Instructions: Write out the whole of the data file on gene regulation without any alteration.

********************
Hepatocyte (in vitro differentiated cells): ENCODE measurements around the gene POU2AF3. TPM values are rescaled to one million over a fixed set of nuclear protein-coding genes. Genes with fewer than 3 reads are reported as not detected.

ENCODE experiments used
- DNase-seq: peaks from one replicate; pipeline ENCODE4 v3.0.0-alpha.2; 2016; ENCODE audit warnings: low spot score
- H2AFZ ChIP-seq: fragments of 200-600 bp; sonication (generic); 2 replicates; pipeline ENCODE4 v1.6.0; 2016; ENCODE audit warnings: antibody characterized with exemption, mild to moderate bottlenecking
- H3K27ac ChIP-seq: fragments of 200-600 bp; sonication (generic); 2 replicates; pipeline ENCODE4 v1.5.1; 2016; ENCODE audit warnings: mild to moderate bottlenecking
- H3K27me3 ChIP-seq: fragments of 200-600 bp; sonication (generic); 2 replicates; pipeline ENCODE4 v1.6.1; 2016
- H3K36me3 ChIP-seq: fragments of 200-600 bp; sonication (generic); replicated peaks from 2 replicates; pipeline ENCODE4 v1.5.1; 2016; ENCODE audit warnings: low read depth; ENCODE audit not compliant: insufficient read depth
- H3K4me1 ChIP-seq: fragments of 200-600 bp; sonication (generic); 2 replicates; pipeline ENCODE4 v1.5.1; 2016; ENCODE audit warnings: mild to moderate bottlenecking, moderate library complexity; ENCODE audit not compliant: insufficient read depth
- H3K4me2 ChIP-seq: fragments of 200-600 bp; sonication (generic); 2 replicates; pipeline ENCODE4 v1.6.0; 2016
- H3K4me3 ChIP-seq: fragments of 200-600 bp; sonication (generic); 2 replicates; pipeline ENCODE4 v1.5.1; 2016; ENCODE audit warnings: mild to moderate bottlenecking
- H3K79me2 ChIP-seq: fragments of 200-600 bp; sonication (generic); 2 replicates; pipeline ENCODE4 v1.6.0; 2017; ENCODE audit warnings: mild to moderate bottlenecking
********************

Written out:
Hepatocyte (in vitro differentiated cells): ENCODE measurements around the gene POU2AF3. TPM values are rescaled to one million over a fixed set of nuclear protein-coding genes. Genes with fewer than 3 reads are reported as not detected.

ENCODE experiments used
- DNase-seq: peaks from one replicate; pipeline ENCODE4 v3.0.0-alpha.2; 2016; ENCODE audit warnings: low spot score
- H2AFZ ChIP-seq: fragments of 200-600 bp; sonication (generic); 2 replicates; pipeline ENCODE4 v1.6.0; 2016; ENCODE audit warnings: antibody characterized with exemption, mild to moderate bottlenecking
- H3K27ac ChIP-seq: fragments of 200-600 bp; sonication (generic); 2 replicates; pipeline ENCODE4 v1.5.1; 2016; ENCODE audit warnings: mild to moderate bottlenecking
- H3K27me3 ChIP-seq: fragments of 200-600 bp; sonication (generic); 2 replicates; pipeline ENCODE4 v1.6.1; 2016
- H3K36me3 ChIP-seq: fragments of 200-600 bp; sonication (generic); replicated peaks from 2 replicates; pipeline ENCODE4 v1.5.1; 2016; ENCODE audit warnings: low read depth; ENCODE audit not compliant: insufficient read depth
- H3K4me1 ChIP-seq: fragments of 200-600 bp; sonication (generic); 2 replicates; pipeline ENCODE4 v1.5.1; 2016; ENCODE audit warnings: mild to moderate bottlenecking, moderate library complexity; ENCODE audit not compliant: insufficient read depth
- H3K4me2 ChIP-seq: fragments of 200-600 bp; sonication (generic); 2 replicates; pipeline ENCODE4 v1.6.0; 2016
- H3K4me3 ChIP-seq: fragments of 200-600 bp; sonication (generic); 2 replicates; pipeline ENCODE4 v1.5.1; 2016; ENCODE audit warnings: mild to moderate bottlenecking
- H3K79me2 ChIP-seq: fragments of 200-600 bp; sonication (generic); 2 replicates; pipeline ENCODE4 v1.6.0; 2017; ENCODE audit warnings: mild to moderate bottlenecking